S&P may downgrade rating for Berkshire
NEW YORK -- Standard & Poor's warned Wednesday that Warren Buffett's bid for Burlington Northern Santa Fe Corp. could sap the liquidity and capital position of the legendary investor's insurance operations at Berkshire Hathaway Inc., jeopardizing the company's AAA rating.
The agency placed its ratings on Berkshire Hathaway on CreditWatch with negative implications following Berkshire's announcement Tuesday it will buy Burlington Northern for $26.3 billion.
Standard & Poor's said it expects a significant part of the cash portion will come from Berkshire Hathaway's core insurance operations and the transaction will reduce the liquidity and "capital adequacy" of the company's insurance operations.
Standard & Poor's Ratings Services also placed its 'BBB' corporate credit rating and other long-term ratings on railroad Burlington Northern on CreditWatch with positive implications.
Standard & Poor's credit analyst Anita Ogbara said that at the close of the transaction, which is expected early next year, "we will assess the new capital structure and any potential parental support from Berkshire Hathaway."
She said she would most likely limit a ratings upgrade by one notch, to BBB+.
Berkshire Hathaway and Burlington Northern did not return calls seeking comment.
The acquisition of Burlington Northern Santa Fe, the nation's second-largest railroad, would be the biggest ever for Warren Buffett's Berkshire Hathaway investment company. Berkshire Hathaway owns a 22 percent stake in Burlington Northern and would buy up the rest under the deal.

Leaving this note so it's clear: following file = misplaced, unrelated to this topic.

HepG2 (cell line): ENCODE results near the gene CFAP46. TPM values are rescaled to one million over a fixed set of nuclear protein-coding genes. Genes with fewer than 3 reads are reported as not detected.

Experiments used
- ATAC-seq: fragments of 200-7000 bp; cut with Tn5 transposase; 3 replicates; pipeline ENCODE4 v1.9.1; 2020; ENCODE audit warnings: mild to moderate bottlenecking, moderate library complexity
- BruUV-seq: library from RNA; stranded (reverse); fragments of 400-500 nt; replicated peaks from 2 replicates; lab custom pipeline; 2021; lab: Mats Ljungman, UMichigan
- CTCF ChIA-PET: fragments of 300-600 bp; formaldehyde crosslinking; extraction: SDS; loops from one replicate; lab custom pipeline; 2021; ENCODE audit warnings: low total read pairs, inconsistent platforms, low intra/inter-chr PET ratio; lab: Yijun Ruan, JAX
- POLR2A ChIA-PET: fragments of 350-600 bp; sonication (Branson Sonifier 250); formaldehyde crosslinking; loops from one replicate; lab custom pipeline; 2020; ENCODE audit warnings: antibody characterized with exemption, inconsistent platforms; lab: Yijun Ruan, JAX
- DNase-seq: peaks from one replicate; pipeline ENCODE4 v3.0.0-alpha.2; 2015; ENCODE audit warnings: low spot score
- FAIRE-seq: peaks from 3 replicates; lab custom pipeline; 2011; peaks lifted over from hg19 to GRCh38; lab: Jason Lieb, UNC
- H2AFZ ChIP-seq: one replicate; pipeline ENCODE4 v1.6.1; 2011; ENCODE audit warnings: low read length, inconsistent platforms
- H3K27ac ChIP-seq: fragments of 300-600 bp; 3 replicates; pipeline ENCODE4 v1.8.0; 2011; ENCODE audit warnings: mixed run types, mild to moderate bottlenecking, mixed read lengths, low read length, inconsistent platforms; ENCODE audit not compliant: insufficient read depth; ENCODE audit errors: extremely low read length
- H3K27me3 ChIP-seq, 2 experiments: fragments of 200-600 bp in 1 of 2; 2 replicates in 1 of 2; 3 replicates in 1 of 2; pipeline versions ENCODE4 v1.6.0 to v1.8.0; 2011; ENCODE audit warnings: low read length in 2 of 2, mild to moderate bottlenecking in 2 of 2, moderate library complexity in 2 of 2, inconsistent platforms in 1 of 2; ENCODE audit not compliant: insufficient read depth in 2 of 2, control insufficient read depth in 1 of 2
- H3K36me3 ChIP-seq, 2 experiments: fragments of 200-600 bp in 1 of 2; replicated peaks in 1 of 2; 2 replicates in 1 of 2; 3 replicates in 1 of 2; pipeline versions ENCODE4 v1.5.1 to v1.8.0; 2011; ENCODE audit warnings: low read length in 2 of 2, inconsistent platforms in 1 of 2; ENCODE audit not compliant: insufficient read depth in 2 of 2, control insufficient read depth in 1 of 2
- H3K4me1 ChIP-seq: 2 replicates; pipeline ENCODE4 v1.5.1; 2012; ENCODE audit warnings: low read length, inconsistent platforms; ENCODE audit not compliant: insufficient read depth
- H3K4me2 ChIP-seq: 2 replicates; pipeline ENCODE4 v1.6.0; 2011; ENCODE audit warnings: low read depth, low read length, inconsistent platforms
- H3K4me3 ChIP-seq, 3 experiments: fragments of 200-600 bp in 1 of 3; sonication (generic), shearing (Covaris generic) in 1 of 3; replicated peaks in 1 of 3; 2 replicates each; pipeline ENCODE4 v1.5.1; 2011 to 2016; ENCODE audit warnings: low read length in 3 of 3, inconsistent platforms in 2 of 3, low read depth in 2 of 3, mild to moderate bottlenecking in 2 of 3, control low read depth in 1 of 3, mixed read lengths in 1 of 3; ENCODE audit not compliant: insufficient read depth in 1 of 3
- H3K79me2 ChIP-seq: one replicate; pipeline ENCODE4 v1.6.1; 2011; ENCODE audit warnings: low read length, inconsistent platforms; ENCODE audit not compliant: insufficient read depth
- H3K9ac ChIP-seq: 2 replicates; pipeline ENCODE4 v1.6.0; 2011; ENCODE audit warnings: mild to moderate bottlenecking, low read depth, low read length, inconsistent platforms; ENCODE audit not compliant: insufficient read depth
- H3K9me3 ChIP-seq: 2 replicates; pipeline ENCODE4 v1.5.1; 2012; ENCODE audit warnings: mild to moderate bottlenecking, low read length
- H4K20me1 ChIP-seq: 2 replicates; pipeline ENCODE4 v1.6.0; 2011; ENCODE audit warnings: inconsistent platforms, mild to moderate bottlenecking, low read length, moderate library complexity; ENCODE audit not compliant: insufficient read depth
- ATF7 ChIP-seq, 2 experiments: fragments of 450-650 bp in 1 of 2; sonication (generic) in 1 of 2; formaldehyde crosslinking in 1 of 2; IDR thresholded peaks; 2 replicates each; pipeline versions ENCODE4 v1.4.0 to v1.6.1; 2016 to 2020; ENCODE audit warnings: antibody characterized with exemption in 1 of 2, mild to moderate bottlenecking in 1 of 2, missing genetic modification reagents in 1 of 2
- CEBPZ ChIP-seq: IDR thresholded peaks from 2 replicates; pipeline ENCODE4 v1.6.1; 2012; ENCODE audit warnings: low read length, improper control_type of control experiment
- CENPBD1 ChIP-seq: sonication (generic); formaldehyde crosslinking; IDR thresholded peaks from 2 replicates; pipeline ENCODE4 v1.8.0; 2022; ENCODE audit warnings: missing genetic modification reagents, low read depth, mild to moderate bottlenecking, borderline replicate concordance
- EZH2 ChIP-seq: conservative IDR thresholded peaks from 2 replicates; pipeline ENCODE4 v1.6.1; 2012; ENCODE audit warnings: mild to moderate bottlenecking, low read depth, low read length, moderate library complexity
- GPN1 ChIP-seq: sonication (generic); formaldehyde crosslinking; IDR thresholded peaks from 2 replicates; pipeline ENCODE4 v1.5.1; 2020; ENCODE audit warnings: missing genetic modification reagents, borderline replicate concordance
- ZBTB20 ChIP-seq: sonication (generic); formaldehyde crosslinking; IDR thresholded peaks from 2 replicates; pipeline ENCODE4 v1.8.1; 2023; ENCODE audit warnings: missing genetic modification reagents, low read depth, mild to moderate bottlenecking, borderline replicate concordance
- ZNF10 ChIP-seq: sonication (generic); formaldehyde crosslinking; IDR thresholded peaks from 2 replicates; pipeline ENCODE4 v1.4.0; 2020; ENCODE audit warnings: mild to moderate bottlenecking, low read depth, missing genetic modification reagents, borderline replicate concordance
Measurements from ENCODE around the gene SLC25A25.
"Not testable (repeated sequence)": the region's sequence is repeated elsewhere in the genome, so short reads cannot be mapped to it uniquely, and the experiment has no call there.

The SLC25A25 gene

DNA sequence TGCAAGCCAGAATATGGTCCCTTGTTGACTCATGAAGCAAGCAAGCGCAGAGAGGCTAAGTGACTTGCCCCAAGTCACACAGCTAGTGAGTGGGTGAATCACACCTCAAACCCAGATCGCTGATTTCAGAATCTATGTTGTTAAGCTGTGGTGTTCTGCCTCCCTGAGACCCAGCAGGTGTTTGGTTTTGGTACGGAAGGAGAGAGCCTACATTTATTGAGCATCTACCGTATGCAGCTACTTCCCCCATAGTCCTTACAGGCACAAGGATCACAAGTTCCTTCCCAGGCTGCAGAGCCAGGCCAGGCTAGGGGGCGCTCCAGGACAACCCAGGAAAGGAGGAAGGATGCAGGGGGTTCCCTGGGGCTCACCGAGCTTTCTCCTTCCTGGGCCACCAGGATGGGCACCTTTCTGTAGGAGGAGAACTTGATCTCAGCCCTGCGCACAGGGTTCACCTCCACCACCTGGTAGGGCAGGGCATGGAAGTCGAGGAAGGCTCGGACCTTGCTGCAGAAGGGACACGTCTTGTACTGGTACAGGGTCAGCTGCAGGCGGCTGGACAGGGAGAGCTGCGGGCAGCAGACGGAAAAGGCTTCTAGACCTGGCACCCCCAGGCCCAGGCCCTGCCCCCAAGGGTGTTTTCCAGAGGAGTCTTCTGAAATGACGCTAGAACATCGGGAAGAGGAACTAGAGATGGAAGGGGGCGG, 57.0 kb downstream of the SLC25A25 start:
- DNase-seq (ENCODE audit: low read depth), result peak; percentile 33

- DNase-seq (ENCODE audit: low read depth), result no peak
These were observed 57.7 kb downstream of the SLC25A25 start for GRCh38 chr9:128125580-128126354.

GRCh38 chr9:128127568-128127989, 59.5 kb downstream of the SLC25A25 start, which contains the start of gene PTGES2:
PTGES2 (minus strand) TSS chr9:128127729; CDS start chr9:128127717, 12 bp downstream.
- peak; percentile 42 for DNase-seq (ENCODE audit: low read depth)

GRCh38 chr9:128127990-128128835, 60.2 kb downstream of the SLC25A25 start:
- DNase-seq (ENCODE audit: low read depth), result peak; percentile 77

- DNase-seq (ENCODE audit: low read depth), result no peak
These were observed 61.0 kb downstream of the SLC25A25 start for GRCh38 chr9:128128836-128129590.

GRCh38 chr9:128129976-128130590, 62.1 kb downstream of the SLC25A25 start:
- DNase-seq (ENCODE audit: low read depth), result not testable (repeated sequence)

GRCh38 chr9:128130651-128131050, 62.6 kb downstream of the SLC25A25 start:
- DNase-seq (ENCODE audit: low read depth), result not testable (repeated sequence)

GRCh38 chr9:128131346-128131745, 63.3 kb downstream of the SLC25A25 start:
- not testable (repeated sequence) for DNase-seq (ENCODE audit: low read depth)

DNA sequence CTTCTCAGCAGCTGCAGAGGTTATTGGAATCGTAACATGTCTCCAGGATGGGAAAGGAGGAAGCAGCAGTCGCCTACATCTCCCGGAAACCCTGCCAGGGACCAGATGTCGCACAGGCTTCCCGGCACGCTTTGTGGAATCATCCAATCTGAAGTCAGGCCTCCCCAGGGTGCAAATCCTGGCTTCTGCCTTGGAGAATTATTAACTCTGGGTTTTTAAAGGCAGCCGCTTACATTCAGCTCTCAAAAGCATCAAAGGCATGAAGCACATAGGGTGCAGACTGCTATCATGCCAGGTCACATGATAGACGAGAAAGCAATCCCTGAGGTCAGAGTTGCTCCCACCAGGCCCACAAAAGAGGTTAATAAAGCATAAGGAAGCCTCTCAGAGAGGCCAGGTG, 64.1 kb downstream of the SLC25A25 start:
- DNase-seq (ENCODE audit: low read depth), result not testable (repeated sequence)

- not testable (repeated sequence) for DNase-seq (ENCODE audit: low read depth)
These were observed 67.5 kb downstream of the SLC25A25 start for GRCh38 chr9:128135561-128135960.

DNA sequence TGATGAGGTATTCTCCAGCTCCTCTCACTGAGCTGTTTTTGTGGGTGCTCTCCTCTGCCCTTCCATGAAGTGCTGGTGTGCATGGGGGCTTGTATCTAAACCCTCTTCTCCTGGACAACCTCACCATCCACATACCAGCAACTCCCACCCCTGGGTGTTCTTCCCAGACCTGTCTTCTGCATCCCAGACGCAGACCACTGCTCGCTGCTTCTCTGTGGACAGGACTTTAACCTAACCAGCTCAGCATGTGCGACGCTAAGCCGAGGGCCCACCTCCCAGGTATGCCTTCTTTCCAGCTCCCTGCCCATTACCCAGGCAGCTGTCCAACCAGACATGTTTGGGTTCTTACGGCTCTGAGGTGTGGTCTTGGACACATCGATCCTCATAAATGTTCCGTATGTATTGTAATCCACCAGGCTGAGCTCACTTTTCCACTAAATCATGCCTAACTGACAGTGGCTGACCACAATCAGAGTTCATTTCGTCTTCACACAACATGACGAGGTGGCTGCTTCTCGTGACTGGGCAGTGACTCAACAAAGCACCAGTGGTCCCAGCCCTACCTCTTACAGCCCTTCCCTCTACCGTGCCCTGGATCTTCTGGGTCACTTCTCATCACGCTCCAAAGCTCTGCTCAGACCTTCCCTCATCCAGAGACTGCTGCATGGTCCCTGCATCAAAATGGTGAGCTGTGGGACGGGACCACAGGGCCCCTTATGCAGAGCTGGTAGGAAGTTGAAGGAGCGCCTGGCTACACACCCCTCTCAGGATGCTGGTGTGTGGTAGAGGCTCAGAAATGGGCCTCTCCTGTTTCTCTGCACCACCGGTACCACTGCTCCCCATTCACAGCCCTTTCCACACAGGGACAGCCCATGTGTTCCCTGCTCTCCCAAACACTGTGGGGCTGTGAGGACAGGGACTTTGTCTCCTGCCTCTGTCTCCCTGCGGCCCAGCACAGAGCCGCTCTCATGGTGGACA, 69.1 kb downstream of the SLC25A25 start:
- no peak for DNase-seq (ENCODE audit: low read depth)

It requires approval from Burlington shareholders and antitrust regulators.
Standard & Poor's credit analyst John Iten said Berkshire Hathaway's insurance operations' capital adequacy has declined over the past year, reflecting the drop in the market value of the company's portfolio of equity holdings of the insurance subsidiaries.
In addition, in the past 12 months the insurance operations acquired Berkshire Hathaway's investments in Goldman Sachs, General Electric Co., WM. Wrigley Jr. Co. and Swiss Re, Iten said. These large investments are boosting investment income but also have increased the insurance companies' exposure to equities and speculative-grade bonds, he said.
The investments also have reduced liquidity because Berkshire Hathaway primarily used cash and short-term investments and did not rely on the sale of longer-term investments.
The insurance companies already own a substantial amount of Burlington Northern stock, "so any further share purchases will increase the concentration risk associated with having a substantial portion of invested assets in securities of one company," he said.
Shares of Berkshire Hathaway's Class A shares added $1,600 to $102,050 in afternoon trading, while its Class B shares rose $67.85 to $3,393.20. Burlington Northern rose 1 cent, to $97.01.